Understanding the color wheel

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The color wheel is a great tool for understanding how hues relate to each other and how beautiful color schemes are created.  Color influences mood and evokes emotions.  Therefore is it important when selecting colors, that you aim to create a harmonious combination (meaning nothing too dull and nothing too over stimulating).

As many of us know, the primary colors are red, blue and yellow and from these colors comes all other colors.  The secondary colors, purple, green and orange, are created by combining 2 primary colors.  The 6 tertiary colors (Yellow-orange, red-orange, red-purple, blue-purple, blue-green & yellow-green) are created by mixing a primary color with a secondary color that falls next to it on the color wheel. Now, let’s talk about some color schemes!

The first is monochromatic which is sophisticated and soothing.  It uses tints and shades of one color within the same column on the color wheel.  Although this may sound boring to some, it is a great way to display a thoughtful mix of styles and textures using variations of one color.

 

Complementary color schemes perfectly describe how opposites attract.  This scheme uses two colors on the color wheel that are opposite of each other.  The colors complement each other and add excitement and energy to a room.  This may be intimidating to some so I suggest using softer tints of the colors (those that lie closer to the inside of the color wheel) which will tone down the drama.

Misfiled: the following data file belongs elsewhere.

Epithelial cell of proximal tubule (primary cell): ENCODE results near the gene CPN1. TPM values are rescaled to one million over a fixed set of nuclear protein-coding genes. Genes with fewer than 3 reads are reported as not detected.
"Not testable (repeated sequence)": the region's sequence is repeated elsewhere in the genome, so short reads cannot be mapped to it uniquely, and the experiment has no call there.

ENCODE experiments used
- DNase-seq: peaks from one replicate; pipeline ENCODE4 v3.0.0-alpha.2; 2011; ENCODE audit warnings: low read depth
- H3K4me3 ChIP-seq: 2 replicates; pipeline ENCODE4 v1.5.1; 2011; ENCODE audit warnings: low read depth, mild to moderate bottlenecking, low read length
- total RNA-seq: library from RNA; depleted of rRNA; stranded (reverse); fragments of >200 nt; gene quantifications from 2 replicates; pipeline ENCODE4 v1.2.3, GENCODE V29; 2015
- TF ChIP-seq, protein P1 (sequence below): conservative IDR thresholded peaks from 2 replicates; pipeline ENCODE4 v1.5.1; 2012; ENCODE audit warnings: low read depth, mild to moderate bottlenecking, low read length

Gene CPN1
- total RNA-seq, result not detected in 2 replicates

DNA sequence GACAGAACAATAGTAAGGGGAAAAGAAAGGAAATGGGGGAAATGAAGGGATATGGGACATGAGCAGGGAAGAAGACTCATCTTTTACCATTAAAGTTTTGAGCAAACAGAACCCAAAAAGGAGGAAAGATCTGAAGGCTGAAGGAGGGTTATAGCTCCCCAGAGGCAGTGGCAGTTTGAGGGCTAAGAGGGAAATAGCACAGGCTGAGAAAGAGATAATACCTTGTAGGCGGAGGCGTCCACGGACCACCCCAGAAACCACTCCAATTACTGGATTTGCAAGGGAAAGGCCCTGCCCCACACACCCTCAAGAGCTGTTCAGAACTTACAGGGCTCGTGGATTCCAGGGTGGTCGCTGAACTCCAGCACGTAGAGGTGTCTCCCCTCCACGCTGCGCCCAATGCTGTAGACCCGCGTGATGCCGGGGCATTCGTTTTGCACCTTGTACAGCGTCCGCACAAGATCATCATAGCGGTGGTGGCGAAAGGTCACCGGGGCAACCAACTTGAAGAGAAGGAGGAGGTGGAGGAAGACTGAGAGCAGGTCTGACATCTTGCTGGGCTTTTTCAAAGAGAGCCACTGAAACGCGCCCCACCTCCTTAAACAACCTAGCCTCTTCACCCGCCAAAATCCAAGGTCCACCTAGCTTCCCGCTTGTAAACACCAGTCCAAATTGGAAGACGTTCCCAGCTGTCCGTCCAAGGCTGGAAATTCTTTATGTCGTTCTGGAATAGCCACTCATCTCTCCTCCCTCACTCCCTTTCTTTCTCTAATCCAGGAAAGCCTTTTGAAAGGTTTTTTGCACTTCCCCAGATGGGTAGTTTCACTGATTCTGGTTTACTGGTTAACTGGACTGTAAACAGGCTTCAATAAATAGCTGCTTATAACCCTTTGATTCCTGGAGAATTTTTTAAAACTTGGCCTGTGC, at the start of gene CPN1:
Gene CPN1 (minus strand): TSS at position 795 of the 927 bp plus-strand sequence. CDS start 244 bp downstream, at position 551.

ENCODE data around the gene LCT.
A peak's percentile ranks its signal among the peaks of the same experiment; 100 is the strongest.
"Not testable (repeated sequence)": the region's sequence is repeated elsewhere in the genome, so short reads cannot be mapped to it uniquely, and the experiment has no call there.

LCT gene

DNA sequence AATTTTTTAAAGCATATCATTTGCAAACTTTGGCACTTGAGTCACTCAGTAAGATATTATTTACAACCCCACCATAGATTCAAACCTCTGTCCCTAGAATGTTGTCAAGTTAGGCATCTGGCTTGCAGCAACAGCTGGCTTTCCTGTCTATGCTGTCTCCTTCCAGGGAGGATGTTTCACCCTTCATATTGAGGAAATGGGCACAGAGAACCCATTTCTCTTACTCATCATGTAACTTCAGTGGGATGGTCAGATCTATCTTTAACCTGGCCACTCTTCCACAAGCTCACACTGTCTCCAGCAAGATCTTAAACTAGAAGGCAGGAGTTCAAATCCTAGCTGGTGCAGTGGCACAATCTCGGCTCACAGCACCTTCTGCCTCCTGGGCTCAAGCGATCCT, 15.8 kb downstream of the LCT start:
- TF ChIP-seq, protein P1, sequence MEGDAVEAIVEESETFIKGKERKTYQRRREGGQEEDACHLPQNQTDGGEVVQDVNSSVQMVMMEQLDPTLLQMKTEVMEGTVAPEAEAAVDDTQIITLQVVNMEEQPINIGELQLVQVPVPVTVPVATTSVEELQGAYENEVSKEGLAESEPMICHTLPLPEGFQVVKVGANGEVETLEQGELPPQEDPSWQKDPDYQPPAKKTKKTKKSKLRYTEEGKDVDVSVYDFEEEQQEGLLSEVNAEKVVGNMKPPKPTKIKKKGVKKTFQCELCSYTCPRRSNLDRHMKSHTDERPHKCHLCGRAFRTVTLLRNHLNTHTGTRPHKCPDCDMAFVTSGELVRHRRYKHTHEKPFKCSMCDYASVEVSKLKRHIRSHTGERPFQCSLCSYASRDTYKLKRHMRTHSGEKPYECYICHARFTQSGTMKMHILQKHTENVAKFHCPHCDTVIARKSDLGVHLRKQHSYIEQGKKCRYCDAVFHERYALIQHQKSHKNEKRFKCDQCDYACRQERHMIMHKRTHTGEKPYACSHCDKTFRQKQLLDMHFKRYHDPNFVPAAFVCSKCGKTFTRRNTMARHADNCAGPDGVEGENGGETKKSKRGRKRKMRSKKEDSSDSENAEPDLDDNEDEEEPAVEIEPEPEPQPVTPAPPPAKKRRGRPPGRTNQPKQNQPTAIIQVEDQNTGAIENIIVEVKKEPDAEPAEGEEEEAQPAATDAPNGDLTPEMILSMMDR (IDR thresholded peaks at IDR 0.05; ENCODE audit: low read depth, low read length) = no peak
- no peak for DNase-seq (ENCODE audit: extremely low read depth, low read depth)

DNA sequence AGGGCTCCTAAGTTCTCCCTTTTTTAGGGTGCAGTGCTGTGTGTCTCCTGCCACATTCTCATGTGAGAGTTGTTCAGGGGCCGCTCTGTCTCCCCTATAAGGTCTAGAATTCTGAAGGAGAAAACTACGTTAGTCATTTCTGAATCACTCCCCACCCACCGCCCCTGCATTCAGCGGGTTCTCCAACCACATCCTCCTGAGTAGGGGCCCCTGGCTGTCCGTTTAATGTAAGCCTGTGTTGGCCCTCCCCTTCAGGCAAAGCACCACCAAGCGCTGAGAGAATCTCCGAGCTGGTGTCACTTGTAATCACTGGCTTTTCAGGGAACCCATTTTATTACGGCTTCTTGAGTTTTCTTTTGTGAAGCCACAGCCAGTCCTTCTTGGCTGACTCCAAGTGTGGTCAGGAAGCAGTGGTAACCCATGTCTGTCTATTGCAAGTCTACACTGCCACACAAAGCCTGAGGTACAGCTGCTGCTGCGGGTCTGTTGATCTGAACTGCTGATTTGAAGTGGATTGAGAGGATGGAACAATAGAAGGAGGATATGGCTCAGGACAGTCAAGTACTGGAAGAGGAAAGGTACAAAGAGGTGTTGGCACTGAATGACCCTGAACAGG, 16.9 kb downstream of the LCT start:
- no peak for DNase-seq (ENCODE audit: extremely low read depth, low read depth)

The split complementary scheme gives a room contrast and creates interest by using three colors on the wheel.  It uses colors to the right and left of the direct opposite color.  When using this scheme it is important to remember balance and harmony.  You do not want all three colors competing with each other so chose there is usually one dominant colors and the other two are used as secondary and accent colors.

And lastly, the analogous scheme is very pleasing to the eye.  It uses any three colors next to each other on the wheel however (similar to the split complementary) one of the colors tends to dominate the other two.

No matter what color scheme you decide to use a good thing to remember is the colors which lie closer to the center of the wheel are more considered more “safe” colors while those landing on the outside of the wheel are considered more bold and “daring”.  You can always go “safe” on the dominant color of a room and then go bold with your secondary and accent colors to add excitement and interest.

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